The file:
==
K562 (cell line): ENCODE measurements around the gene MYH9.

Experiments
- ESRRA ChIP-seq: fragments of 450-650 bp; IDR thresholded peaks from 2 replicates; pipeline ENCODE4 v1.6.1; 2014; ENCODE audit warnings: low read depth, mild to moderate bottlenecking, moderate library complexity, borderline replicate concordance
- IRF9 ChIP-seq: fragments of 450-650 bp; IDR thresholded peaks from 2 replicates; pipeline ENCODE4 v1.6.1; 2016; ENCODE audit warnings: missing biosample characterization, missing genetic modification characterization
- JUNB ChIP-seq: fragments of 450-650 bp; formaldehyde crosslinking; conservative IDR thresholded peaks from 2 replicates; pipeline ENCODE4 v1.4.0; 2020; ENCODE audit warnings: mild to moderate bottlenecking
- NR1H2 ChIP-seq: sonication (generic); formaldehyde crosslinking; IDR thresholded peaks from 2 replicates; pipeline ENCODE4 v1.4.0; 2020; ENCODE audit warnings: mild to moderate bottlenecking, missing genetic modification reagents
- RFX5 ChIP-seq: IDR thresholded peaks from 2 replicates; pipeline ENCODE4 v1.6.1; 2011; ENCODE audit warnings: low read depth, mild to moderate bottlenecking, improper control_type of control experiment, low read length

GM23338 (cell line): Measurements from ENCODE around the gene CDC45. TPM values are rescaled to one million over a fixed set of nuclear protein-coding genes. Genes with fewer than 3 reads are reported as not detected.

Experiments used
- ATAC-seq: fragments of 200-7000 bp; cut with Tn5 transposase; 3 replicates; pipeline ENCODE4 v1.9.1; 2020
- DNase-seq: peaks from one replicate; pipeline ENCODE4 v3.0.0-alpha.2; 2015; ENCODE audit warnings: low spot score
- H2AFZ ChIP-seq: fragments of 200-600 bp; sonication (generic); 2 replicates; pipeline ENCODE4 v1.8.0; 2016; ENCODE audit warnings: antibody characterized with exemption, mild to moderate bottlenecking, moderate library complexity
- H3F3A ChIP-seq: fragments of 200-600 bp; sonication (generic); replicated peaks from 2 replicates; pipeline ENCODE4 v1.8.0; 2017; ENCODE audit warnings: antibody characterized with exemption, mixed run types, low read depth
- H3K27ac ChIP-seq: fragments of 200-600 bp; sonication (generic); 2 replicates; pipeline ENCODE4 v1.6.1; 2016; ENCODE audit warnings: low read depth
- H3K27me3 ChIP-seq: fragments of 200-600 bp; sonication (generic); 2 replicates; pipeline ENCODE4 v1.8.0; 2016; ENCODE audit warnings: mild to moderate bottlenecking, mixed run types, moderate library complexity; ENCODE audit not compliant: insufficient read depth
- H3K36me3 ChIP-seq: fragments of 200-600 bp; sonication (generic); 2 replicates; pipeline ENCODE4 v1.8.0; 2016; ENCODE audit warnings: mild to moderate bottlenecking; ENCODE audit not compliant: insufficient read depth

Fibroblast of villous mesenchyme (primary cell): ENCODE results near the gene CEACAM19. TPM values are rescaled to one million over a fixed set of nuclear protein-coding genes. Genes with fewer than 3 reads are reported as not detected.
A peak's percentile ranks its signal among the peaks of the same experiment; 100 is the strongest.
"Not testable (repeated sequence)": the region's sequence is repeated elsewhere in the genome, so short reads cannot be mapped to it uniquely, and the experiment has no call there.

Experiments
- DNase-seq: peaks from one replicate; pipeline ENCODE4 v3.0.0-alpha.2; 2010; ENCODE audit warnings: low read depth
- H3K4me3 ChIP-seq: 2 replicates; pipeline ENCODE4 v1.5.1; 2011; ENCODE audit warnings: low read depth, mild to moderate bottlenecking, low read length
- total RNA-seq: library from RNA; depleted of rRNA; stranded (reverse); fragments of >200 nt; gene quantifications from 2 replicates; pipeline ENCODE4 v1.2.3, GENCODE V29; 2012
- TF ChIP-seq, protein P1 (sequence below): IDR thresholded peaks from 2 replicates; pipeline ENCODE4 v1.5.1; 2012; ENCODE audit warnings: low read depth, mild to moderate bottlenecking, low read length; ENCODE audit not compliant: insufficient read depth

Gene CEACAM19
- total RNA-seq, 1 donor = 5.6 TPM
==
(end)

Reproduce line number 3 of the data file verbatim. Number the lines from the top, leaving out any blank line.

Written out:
- ESRRA ChIP-seq: fragments of 450-650 bp; IDR thresholded peaks from 2 replicates; pipeline ENCODE4 v1.6.1; 2014; ENCODE audit warnings: low read depth, mild to moderate bottlenecking, moderate library complexity, borderline replicate concordance